Persepolis (near Shiraz, Iran)

Posted in Asia | August 10, 2010 | 0 Comments


Eons have passed and much has changed in the twenty six hundred years that have passed since it was first built, and much of it has been destroyed but vestiges of bygone glory still remain. It lies at the foot of the Mount of Mercy, but mercy was something it was not shown by Alexander of Macedonia as the mighty structure was burnt and with it a monument of rare beauty was lost. Of the original structure, only the pillars that mark out the Hall of a Hundred Columns stands today and witnessing it you being to realize the wealth and might of the ancient Persian empire. It was a civilization that spanned the Indus in India to Thrace in Greece, and from the Volga in Russia to the Nile in Egypt, and at its center was Persepolis.

Many believe that the first global empire was that of the Romans but this is completely untrue, for the Persian Empire precedes it. Located in the heart of the Persian highlands in the Zagros mountain range, the beginnings of this city have been found to be within the time Darius the Great ruled the land. The mountain housed the royal residential palace and if personal accounts are anything to go by it was a sight to behold. To say it was the pinnacle of world architecture at the time would be accurate; to say that this remained so even for a millennium after its inception would also be true. The pride and joy of this complex was the Hall of a Hundred Columns, a structure of exquisite beauty that barely withstood the ravages of Alexander’s attack. The Apadana Palace was the precursor to the Parthenon and the Acropolis, and it was one of several magnificent wonders to be found in Persepolis.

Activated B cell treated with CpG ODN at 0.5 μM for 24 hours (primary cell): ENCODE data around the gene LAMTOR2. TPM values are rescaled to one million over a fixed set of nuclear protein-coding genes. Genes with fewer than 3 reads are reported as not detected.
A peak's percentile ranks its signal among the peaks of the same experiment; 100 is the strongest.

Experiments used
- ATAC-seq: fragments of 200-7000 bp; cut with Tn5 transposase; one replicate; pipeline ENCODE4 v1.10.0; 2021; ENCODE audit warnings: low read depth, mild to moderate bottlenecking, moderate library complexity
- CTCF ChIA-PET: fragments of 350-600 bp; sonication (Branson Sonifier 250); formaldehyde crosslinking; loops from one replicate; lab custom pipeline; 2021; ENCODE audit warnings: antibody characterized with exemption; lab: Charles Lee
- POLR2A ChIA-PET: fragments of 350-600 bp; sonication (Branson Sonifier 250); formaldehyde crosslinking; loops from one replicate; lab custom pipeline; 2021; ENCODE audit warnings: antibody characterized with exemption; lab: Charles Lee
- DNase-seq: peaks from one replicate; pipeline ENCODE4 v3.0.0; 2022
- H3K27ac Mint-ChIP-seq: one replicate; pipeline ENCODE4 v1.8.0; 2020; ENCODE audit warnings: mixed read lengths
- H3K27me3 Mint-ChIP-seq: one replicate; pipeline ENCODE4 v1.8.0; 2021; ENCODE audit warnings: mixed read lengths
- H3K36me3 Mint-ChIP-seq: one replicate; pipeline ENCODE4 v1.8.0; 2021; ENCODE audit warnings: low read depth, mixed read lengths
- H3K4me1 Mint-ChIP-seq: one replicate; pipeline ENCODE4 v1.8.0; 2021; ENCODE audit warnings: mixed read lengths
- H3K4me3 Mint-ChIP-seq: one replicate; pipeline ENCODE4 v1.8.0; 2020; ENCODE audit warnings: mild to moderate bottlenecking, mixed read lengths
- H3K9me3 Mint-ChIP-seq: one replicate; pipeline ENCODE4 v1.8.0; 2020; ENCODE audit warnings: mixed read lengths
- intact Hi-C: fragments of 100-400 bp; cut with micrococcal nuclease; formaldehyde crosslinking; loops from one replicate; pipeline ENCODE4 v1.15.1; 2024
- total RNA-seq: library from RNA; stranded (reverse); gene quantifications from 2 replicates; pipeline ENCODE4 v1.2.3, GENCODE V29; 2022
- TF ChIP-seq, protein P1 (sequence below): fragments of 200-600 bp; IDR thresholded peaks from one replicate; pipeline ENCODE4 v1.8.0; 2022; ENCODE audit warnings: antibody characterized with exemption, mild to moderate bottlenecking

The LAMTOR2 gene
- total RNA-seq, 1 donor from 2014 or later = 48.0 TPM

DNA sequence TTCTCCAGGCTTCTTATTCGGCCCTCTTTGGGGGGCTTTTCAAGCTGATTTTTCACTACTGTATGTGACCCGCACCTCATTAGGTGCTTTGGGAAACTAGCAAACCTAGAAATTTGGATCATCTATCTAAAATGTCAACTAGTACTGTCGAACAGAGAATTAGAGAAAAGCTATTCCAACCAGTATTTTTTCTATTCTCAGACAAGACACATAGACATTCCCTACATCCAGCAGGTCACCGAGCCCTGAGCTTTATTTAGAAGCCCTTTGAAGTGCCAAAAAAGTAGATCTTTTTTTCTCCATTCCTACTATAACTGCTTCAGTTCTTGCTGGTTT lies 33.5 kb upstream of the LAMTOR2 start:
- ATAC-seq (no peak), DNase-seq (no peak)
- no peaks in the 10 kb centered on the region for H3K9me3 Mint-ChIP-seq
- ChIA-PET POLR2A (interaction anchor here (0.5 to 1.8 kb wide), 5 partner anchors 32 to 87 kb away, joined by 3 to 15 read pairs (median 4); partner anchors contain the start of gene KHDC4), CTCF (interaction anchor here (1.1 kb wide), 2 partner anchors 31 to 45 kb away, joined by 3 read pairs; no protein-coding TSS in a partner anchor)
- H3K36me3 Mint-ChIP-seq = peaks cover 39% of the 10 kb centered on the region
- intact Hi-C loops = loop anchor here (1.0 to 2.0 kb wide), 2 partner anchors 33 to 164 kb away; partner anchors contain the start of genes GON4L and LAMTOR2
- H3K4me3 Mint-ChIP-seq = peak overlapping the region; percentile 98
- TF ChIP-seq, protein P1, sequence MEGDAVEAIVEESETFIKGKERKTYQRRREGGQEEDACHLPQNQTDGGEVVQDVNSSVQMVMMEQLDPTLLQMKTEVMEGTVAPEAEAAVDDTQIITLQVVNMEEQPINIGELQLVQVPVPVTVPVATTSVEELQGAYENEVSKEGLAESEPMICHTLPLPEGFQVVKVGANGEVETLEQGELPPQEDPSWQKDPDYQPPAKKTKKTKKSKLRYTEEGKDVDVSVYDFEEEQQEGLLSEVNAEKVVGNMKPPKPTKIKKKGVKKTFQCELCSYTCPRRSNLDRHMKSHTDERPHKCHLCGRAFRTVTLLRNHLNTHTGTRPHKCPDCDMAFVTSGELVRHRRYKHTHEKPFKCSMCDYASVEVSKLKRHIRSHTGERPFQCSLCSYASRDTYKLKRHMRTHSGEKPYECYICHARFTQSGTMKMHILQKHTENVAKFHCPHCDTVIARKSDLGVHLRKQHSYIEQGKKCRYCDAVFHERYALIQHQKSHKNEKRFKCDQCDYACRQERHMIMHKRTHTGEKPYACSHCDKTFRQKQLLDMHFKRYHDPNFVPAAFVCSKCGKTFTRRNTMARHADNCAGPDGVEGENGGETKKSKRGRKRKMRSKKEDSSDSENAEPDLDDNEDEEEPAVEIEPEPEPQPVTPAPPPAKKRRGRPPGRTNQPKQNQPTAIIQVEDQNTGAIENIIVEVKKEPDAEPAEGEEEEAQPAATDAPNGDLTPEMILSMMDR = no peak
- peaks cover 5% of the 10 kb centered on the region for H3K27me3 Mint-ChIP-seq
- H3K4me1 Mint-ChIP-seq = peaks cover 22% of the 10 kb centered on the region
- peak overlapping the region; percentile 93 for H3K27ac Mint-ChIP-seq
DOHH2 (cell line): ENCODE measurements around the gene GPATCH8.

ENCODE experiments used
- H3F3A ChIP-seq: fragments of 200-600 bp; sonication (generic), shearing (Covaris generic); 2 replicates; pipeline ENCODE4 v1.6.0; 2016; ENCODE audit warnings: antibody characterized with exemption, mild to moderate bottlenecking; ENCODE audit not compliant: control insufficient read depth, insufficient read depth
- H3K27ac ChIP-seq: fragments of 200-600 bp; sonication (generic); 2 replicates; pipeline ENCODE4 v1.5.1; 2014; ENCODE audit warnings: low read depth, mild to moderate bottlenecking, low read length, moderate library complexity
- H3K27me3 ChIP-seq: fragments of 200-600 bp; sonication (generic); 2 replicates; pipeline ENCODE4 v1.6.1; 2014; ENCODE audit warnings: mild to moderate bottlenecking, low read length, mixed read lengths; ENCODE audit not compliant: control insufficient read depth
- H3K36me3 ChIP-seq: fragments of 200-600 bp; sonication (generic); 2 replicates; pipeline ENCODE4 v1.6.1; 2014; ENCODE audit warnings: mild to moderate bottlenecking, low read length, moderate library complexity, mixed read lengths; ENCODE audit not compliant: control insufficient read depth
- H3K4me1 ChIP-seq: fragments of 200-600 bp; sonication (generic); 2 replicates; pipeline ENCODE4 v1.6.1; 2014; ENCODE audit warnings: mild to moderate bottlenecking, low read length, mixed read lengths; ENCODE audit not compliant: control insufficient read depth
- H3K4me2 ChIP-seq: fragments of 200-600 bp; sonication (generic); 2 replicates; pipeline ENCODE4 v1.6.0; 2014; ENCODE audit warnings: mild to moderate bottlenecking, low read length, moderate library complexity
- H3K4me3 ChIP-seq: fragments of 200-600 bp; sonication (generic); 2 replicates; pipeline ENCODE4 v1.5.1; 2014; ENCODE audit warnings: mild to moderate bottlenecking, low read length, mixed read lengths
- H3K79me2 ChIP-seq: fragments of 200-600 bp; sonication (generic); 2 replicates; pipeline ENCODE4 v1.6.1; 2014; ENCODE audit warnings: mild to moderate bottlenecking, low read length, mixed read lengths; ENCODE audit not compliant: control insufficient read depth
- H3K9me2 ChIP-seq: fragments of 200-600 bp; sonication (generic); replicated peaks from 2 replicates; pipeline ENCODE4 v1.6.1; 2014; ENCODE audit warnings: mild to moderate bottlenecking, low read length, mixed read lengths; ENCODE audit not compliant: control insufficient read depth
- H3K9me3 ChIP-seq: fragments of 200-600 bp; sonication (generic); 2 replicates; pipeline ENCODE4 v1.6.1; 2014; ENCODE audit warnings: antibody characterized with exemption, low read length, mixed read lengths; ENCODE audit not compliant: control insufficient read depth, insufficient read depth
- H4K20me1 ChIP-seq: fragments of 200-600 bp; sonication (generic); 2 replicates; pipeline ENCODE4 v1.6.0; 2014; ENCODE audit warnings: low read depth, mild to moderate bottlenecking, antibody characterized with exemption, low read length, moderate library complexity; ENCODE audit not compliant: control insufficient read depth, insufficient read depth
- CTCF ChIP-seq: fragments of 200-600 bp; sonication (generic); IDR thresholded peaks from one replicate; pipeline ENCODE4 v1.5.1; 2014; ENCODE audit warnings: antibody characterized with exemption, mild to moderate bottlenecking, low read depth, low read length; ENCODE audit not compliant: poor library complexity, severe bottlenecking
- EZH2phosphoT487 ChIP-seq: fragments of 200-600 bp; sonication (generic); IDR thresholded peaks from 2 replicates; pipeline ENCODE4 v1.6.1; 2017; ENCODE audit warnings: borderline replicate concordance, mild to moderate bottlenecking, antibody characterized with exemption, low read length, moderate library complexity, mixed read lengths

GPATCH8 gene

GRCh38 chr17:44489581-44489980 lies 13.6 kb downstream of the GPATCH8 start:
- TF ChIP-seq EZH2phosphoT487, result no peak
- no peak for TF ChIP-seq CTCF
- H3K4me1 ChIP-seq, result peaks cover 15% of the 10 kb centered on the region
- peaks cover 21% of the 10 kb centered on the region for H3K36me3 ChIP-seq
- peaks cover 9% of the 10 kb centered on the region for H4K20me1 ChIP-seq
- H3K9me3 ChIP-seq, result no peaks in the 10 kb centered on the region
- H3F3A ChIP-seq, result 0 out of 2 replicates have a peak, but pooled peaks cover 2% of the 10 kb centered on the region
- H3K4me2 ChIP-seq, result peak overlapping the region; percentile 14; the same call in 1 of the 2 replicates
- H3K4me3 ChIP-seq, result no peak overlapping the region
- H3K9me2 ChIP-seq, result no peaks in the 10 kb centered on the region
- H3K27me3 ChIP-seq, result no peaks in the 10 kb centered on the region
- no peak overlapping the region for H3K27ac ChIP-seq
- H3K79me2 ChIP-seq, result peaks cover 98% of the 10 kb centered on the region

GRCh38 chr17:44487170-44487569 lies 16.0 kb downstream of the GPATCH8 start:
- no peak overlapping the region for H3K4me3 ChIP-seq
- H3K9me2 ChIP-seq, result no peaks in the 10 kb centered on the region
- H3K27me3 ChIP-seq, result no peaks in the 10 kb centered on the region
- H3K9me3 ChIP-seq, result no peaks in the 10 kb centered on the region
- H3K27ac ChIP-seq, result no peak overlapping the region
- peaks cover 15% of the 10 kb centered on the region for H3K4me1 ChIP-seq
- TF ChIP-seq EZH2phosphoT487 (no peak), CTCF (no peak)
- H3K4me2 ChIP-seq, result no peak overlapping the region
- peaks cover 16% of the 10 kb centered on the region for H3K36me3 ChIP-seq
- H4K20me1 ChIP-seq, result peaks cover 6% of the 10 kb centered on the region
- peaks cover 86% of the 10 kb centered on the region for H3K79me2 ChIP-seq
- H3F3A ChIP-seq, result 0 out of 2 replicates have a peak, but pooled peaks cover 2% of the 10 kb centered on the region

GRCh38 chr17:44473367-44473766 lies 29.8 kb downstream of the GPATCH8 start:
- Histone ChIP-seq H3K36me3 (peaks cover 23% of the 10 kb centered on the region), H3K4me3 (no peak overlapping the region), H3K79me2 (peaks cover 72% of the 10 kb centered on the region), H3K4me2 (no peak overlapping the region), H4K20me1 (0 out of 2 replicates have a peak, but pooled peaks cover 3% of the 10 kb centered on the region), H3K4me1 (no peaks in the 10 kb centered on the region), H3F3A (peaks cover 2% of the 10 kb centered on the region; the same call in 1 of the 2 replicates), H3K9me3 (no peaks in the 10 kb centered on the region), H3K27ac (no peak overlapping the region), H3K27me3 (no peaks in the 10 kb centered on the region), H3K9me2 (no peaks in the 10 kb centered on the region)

Essentially a mountain city, the royal chamber of the Apadana Palace was the Hall of the Mountain King, as the ruler of each era was referred to, and he ascended the Lion Throne and he was guarded by an army of Ten Thousand Immortals (as was seen in 300, that ode to gore). The Persian Empire was flung far and wide and the King often sent out his emissaries to countries within the Empire’s fold to dispense justice and news. The last of the Persian Kings, Darius III, lost in battle to Alexander at Gaugamela in 331 B.C but history could well have had a different tale to tell. Just as the Immortals were turning the war on its head and leading the Persian cavalry to victory, Darius III fled and Alexander inherited the Persian Empire. As a sign of his conquest, he burnt Persepolis to the ground and so one of the most beautiful cities of the world was lost to the ages.

The Persian Empire was not entirely lost though; it left many gifts to be passed on from generation to generation, including feats of engineering, art, architecture and an administrative system so immaculate that the Romans copied it in its entirety. The beauty of the Persian Empire might be lost upon us, but in eternity its grandeur still echoes every now and again, and Persepolis even today is ample proof of that majesty.

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